Some may argue that there are other solutions to eradicating racism. Some things are beneficial and can advance love and acceptance of other races. Activism, education, social awareness, diversity in our schools and neighborhoods and churches can all benefit us. But the Gospel is the only thing that can, in an instant, change a person’s hate to love.

John Piper argues for the Gospel as the answer by presenting at least 9 different ways the Gospel is powerful against racism. I’ll give you #1 as an example. The Gospel is the only thing that has power against Satan and the workings of the evil one. You and I are not stronger than he is. He loves racism, loves hatred. He wants to see races continue to be segregated and separated by hate and fear, misunderstanding and ignorance. So if we, with all of our hope and personal responsibility and all of our structural intervention, aren’t stronger than Satan, there is no way that any of our programs or attempts will eradicate anything.

Read the book for reasons #2-9 that the Gospel is powerful against this issue.

You may not think there is anything to eradicate in your life or heart. You may not see yourself as a real racist. If you are white, you are the majority (at least for now) in this country. Imagine what you would feel and live like if you moved to Nigeria. Growing up as a minority may create a different outlook, different speech in your home, etc… Ask yourself a few questions: Do you ever tell racial jokes? What would you think, deep down in your heart even, if your daughter married a black man? What if there were only African-American people on TV shows that you watched? What if you eventually are the minority in this country? These questions need to be addressed personally and then find their answer and their resolve in the Gospel.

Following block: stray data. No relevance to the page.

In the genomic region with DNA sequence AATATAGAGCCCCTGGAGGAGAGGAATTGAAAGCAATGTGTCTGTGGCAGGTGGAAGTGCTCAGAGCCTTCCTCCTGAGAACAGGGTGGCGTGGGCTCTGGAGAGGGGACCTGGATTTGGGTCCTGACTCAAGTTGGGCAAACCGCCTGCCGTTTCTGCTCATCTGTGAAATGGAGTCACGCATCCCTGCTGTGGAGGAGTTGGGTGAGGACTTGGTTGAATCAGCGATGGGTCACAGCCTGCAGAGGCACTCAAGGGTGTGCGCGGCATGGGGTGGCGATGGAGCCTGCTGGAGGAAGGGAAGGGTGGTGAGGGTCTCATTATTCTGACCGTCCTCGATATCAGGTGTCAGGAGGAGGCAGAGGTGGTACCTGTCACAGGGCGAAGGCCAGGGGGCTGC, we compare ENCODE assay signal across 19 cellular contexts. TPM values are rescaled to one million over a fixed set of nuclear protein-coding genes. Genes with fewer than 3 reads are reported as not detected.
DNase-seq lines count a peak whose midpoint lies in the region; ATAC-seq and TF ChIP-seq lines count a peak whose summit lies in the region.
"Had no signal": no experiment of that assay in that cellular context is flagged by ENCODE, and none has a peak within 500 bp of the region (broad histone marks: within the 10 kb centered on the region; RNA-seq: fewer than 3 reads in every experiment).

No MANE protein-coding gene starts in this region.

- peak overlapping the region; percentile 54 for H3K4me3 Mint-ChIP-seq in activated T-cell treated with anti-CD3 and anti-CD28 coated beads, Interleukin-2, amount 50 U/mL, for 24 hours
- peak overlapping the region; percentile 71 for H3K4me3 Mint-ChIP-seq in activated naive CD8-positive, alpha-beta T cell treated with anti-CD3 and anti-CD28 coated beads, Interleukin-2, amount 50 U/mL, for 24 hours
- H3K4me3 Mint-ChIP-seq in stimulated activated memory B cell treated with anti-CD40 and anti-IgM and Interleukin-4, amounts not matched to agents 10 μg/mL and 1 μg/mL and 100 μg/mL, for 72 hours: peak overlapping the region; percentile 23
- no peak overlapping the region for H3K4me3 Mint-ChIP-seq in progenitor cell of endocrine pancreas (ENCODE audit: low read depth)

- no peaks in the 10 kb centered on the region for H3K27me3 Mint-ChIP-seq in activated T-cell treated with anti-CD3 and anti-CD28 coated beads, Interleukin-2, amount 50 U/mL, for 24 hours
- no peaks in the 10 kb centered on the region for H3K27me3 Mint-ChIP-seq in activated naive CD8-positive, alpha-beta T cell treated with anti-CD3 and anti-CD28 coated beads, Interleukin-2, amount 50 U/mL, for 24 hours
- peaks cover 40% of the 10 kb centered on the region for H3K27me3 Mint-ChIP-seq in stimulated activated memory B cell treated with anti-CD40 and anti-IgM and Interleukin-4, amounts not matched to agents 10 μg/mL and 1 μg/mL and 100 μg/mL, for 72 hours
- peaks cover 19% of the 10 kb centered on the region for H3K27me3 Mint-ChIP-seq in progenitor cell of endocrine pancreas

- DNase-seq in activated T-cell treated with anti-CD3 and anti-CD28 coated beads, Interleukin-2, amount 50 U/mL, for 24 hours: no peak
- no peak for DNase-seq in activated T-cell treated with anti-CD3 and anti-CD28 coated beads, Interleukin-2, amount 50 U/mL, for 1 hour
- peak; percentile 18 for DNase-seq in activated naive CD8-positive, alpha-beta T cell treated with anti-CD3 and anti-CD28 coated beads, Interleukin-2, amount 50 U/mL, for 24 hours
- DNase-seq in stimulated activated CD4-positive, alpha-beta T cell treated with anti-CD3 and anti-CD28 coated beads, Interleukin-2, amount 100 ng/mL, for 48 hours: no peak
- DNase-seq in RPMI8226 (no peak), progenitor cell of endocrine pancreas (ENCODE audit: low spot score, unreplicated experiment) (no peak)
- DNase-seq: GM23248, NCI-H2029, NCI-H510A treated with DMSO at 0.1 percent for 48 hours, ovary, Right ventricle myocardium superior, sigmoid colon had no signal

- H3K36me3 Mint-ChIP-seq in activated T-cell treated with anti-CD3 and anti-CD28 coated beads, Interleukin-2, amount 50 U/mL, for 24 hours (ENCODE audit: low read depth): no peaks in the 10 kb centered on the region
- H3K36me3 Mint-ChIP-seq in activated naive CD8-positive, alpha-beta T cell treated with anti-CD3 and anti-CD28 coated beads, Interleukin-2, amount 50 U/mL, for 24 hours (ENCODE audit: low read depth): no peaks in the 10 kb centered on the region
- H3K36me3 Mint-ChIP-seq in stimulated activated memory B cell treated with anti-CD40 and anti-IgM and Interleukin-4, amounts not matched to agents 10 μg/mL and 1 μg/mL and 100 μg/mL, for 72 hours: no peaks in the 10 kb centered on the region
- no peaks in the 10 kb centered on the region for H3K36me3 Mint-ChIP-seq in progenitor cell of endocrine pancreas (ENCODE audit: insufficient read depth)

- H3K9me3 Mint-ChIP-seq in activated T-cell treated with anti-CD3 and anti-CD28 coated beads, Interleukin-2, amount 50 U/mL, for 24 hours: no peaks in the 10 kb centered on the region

Bloodlines is available for free in PDF from Desiring God.

Rating: A. Highly Recommended!

Title: Bloodlines: Race, Cross and the Christian
Author: John Piper
Length: 304 pages
Genre: Spiritual Life

Book Review: Bringing the Gospel Home

The best book on evangelism I have read to date.

Randy Newman is witty and funny and completely not dry, which makes this book easy to read and really enjoyable.

He takes a different approach. He talks about many different tactics, but the overarching theme is that evangelism to your family or close friends can take time and when faced with conversation topics that clearly point to the BIble, don’t give cheesy, annoying Christian answers. Ask more questions, listen to them talk. See where they are at. Ask if they are interested in talking about spiritual things with you further. Don’t jump in and just offer your two cents on the matter. Don’t do a drive by evangelism where you get in, get out and get on with your life and the conversation. Be calm, be slow, be passionate, be patient, be loving.